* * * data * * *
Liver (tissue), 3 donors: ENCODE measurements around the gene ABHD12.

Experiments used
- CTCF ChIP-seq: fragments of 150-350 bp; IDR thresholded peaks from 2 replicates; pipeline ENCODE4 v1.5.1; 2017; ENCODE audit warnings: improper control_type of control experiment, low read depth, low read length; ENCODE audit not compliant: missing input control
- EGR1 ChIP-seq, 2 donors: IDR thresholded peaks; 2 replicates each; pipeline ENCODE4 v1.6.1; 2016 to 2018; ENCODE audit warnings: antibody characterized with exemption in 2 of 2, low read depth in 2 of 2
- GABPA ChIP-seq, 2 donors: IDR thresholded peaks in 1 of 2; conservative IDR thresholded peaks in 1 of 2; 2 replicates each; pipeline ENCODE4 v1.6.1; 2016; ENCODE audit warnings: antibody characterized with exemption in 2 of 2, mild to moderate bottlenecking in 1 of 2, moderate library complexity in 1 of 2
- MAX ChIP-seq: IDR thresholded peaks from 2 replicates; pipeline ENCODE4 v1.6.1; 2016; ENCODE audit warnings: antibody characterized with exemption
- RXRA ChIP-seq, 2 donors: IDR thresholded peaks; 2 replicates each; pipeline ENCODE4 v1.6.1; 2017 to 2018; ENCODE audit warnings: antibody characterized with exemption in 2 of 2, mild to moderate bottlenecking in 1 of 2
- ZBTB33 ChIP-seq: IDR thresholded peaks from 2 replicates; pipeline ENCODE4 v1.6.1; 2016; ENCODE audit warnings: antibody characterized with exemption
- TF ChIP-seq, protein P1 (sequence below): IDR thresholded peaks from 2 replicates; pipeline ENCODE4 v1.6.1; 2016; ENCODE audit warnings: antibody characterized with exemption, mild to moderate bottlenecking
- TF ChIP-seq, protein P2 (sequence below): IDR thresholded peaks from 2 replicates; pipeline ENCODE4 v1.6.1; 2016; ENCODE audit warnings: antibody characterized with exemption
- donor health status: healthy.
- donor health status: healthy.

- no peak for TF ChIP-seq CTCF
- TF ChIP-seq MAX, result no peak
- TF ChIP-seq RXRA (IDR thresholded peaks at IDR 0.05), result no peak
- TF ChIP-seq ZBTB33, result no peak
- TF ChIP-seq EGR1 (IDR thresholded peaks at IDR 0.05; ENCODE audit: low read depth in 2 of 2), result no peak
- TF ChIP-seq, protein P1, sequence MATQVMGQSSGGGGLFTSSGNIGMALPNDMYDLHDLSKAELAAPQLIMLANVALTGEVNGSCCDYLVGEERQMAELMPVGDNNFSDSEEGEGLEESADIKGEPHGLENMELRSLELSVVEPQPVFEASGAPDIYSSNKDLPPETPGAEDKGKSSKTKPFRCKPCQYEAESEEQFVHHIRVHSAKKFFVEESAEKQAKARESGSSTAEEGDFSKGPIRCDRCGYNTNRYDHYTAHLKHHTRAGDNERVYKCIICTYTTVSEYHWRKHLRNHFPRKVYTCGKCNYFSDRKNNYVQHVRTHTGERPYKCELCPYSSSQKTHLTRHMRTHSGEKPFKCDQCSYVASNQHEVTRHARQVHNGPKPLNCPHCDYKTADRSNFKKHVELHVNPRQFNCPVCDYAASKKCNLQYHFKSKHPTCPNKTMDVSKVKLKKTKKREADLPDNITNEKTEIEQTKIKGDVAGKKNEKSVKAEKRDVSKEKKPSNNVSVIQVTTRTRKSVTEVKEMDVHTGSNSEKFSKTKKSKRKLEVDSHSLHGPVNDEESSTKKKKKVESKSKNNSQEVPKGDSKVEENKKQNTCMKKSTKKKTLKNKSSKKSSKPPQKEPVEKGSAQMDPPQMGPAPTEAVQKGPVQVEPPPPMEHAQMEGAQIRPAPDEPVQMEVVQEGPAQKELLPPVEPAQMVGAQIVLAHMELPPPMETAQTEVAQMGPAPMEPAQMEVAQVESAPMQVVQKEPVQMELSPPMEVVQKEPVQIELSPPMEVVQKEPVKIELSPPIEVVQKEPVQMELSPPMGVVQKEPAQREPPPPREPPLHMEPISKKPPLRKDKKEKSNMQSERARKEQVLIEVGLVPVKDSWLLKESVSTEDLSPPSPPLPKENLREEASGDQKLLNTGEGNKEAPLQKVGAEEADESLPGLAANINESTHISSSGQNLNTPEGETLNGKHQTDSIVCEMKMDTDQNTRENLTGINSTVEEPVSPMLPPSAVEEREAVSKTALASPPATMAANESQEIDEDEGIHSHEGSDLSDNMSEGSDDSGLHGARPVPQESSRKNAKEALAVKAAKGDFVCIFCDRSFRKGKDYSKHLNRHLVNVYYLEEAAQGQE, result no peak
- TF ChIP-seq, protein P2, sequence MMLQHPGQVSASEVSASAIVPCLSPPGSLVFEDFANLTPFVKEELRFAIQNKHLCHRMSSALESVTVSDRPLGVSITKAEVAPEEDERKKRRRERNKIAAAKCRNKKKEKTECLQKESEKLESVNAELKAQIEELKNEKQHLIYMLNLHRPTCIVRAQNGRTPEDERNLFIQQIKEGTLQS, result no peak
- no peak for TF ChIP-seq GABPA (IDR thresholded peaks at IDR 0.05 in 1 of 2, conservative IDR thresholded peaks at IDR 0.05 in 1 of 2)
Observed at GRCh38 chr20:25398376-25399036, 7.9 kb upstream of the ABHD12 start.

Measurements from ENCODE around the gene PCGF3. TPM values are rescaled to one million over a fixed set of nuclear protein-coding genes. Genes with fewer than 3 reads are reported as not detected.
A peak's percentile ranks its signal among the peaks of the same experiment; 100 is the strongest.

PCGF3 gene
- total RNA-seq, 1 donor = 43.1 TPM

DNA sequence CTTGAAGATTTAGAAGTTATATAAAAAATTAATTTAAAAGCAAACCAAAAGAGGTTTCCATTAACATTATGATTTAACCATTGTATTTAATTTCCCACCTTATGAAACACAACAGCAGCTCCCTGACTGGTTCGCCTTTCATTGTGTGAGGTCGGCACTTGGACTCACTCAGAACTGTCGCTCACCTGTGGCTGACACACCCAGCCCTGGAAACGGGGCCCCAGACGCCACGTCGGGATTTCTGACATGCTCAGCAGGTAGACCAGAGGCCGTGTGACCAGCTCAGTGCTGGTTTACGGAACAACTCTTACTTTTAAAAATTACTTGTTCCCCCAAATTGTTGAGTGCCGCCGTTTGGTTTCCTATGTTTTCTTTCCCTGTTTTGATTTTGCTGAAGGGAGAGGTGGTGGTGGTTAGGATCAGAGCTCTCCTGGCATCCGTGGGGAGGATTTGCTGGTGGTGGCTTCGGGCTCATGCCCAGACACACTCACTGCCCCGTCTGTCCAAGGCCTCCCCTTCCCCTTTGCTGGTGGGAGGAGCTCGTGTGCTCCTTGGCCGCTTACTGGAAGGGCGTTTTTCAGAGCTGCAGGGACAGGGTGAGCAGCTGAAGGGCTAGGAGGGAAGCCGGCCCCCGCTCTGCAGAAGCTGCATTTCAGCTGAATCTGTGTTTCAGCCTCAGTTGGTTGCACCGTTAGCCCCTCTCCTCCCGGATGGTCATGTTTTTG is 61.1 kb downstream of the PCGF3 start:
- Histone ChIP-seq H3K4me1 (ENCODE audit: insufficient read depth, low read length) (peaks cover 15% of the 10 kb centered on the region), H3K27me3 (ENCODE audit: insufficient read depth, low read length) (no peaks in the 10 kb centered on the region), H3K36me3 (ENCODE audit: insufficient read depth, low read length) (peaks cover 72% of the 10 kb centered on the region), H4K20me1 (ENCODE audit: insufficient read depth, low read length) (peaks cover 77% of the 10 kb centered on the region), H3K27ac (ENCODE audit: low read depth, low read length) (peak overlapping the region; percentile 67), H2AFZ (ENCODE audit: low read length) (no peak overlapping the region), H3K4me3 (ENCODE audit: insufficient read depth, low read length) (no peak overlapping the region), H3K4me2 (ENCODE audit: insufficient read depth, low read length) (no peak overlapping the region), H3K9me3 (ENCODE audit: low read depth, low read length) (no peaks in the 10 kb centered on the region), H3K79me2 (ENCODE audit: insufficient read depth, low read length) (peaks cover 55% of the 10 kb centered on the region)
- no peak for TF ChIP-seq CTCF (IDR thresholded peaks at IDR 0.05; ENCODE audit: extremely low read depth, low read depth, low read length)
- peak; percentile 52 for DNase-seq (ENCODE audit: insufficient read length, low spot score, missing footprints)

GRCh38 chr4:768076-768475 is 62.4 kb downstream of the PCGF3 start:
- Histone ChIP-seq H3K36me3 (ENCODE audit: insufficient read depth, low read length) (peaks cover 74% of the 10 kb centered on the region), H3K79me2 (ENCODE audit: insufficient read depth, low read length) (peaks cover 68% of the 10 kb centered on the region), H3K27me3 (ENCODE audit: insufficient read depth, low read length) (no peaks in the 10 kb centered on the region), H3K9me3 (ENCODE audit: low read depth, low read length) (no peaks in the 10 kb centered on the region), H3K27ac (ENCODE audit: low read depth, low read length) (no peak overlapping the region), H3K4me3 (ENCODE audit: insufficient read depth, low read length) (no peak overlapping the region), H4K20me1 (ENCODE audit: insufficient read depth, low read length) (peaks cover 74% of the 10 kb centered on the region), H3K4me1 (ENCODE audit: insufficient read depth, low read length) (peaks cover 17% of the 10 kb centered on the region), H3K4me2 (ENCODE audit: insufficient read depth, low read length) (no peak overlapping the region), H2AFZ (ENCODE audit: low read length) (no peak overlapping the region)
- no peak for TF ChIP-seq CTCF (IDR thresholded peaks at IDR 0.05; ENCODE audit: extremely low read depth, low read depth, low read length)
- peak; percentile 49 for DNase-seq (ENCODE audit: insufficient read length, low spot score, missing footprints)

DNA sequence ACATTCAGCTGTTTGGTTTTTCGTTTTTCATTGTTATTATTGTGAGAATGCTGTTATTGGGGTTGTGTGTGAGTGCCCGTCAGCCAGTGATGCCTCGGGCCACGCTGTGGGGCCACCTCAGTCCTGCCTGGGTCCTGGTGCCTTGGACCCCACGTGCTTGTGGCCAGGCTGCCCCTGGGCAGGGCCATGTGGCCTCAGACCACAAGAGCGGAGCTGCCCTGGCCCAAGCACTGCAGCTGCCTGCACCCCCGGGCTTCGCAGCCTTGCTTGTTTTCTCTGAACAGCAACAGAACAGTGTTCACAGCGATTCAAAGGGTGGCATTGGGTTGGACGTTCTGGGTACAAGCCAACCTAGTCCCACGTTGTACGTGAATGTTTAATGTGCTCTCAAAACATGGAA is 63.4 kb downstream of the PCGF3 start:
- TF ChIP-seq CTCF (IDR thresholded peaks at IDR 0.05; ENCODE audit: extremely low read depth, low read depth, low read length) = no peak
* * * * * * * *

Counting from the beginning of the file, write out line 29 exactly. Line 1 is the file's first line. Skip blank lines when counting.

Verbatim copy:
- peak; percentile 52 for DNase-seq (ENCODE audit: insufficient read length, low spot score, missing footprints)